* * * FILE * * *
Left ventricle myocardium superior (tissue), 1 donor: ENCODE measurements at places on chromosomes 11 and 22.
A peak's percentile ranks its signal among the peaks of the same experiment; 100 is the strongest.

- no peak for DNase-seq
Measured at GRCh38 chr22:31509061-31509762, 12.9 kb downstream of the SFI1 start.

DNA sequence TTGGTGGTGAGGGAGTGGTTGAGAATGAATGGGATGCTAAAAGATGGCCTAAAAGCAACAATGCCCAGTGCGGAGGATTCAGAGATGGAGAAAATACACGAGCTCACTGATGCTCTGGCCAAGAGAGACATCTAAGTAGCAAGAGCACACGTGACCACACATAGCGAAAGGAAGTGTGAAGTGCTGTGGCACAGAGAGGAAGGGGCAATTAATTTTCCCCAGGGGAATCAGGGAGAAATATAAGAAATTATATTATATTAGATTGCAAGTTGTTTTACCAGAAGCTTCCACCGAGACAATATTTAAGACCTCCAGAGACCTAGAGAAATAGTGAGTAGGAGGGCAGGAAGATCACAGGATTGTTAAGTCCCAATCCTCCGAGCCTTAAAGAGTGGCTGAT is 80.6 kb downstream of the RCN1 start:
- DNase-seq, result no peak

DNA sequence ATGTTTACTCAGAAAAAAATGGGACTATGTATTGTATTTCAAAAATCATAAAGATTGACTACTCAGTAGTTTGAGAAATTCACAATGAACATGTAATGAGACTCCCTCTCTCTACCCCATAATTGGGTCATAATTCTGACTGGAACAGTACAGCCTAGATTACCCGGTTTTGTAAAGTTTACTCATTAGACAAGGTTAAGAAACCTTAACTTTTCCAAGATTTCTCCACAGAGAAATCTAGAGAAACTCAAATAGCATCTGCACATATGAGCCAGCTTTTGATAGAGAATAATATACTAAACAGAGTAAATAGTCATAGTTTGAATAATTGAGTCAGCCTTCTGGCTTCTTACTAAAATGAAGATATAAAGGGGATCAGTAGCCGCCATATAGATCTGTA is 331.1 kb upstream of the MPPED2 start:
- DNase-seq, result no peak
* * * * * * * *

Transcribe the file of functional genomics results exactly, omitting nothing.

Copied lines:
Left ventricle myocardium superior (tissue), 1 donor: ENCODE measurements at places on chromosomes 11 and 22.
A peak's percentile ranks its signal among the peaks of the same experiment; 100 is the strongest.

- no peak for DNase-seq
Measured at GRCh38 chr22:31509061-31509762, 12.9 kb downstream of the SFI1 start.

DNA sequence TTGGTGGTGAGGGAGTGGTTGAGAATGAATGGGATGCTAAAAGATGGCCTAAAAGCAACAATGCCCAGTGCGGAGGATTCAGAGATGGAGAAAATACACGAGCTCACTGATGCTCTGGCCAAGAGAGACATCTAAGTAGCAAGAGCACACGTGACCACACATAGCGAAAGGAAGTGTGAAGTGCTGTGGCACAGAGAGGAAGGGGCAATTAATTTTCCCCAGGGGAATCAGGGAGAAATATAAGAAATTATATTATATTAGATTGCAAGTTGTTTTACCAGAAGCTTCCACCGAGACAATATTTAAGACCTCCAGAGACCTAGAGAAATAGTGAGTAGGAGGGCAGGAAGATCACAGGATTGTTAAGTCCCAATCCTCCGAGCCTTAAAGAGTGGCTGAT is 80.6 kb downstream of the RCN1 start:
- DNase-seq, result no peak

DNA sequence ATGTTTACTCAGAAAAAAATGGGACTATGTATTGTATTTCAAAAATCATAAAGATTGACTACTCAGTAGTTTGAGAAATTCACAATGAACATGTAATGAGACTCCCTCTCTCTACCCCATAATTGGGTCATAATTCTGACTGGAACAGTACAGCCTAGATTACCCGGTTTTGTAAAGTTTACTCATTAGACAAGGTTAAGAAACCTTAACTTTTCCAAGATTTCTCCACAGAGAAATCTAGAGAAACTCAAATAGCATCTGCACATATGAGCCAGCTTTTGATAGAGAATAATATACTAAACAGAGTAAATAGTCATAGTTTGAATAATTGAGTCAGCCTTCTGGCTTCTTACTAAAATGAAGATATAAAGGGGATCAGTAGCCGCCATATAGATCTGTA is 331.1 kb upstream of the MPPED2 start:
- DNase-seq, result no peak